Wednesday, July 13, 2005

Jumping off the hamster wheel

I am a solo-solo physician, without any employees. I answer my own phones, schedule my own patients, take vital signs and give shots myself, do my own medical billing, order my own supplies, mop my own floor, scan and shred all documents myself (except when I pay my daughter 5 bucks to do it).

No, I am not crazy. Yes, I have way more control over my professional and personal life. No, I don't make anywhere near the money I did at my previous job. Not yet, anyways. Yes, I am happier.

I am emulating Dr. Gordon Moore, who helped pioneer a low-overhead practice model. The basic idea: if you keep your overhead low, you don't need to see as many patients to have a financially sustainable practice. And if you don't have to see as many patients, you can spend more time with them. And if you can spend more time with them, you and your patients will be healthier and happier.

Dr. Moore started a Practice Improvement website to bring together those who are interested in improving their medical practices. As part of this website, there is an e-mail listserve, where others (mostly primary care physicians) trade notes and experiences, or just learn about the possibilities of a practice free of corporate constraints. Some physicians on the listserve are completely solo, like me. Others, including Dr. Moore, have at least one nurse or receptionist/assistant. Some charge a retainer fee. There are many variations of this practice model.

Lately, some have written updates on their practices so far, which I hope to be able to share on this blog. Here is one physician couple's story:
My wife and I are practicing together in a small town of 10,000. Draw area is reportedly about 50,000. We have managed to bill about $144,000 over the first year with about 1200-1300 visits between the two of us. Collections were $84,000 with about $40,000 left in accounts receivable. Collection percentage has remained stable at 79.8% of billed charges. THAT WILL DROP WHEN MEDICAID STARTS PAYING AGAIN.

Startup costs were $60,000 which included $34,000 for EMR, IT, and 5 computer network, Fujitsu high speed scanner, $14,000 for equipment supplies including two exam tables - one motorized for disability access. The remainder of overhead runs $60-70,000 per year for phones, malpractice insurance, etc. I have a spread sheet that I may share when I have time to update it.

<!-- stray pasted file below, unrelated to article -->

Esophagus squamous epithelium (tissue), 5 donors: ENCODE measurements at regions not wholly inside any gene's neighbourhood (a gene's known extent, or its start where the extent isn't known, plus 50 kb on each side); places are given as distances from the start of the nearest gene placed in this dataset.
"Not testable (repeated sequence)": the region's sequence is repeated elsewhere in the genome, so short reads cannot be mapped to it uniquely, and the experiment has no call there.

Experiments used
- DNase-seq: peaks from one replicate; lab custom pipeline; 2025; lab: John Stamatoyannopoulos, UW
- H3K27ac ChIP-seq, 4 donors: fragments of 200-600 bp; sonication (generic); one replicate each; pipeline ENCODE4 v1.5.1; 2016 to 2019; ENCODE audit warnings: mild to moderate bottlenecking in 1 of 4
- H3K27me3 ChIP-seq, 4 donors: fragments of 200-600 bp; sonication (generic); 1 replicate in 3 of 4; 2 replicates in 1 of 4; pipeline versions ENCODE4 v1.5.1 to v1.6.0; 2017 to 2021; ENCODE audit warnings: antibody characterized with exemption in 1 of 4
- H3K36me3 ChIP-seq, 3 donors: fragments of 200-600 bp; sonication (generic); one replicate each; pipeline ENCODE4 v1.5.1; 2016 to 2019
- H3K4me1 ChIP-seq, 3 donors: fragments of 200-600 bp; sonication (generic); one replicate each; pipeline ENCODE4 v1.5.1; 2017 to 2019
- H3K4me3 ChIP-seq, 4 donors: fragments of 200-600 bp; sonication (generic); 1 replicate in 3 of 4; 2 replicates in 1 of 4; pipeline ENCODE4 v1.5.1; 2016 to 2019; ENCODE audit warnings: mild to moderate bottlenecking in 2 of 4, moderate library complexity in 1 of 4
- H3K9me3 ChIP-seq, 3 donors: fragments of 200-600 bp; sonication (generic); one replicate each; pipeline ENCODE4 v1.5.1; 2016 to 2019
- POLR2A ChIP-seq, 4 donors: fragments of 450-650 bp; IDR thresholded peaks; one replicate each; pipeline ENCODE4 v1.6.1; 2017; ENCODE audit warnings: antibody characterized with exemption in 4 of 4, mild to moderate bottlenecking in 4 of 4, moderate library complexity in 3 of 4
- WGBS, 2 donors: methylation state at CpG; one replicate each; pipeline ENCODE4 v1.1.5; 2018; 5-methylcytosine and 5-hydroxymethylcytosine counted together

Our largest expense was salaries of $120,000 with $60,000 for myself, $30,000 for my wife 1/2 time, and $20,000 for my individual 401k at Fidelity and $10,000 for my wife. Total first year expenses including salaries = $240,000. Operating loss of $150,00-160,000. Fortunately, the local hospital supported us throught the first year. We are targeting the same overhead and salaries for the second year without support.

Breakeven for this next year will likely be 2000 visits and $185,000 net practice revenue or $232,000 gross charges. We averaged 5.41 visits/day over 48 weeks, 5 days per week. We believe 7 patients per day will be enough to sustain our practice and keep the mortgage paid. Obviously not the salaries of 1.5 FTE internists. The key is similar take home pay minus income needed for student loans as these have been forgiven.

In our former employment, at a large multi-specialty group, we were each seeing between 18-24 patients per day with management looking for 28-30 patients per day and annual gross charges of around $400,000. Overhead was high at 55-65%. Salary was ok for 2 years, but production-based compensation was poor. My wife wanted to go part-time and income would have dropped to $130,000-140,000 and resulted in revoked shareholder status and profit sharing, added overhead expense of malpractice and health insurance. Key is we would have been working much harder and longer for slightly more pay ($20,000) than we receive now. But student loans were eating $20,000 per year. Taxes would have been higher and real income lower.